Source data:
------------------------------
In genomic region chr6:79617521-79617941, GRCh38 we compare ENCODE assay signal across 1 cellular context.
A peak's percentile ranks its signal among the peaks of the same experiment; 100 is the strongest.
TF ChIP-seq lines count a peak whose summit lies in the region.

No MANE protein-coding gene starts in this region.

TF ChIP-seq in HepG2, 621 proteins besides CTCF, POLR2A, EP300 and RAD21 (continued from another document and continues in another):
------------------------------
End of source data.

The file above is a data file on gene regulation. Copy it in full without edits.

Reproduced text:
In genomic region chr6:79617521-79617941, GRCh38 we compare ENCODE assay signal across 1 cellular context.
A peak's percentile ranks its signal among the peaks of the same experiment; 100 is the strongest.
TF ChIP-seq lines count a peak whose summit lies in the region.

No MANE protein-coding gene starts in this region.

TF ChIP-seq in HepG2, 621 proteins besides CTCF, POLR2A, EP300 and RAD21 (continued from another document and continues in another):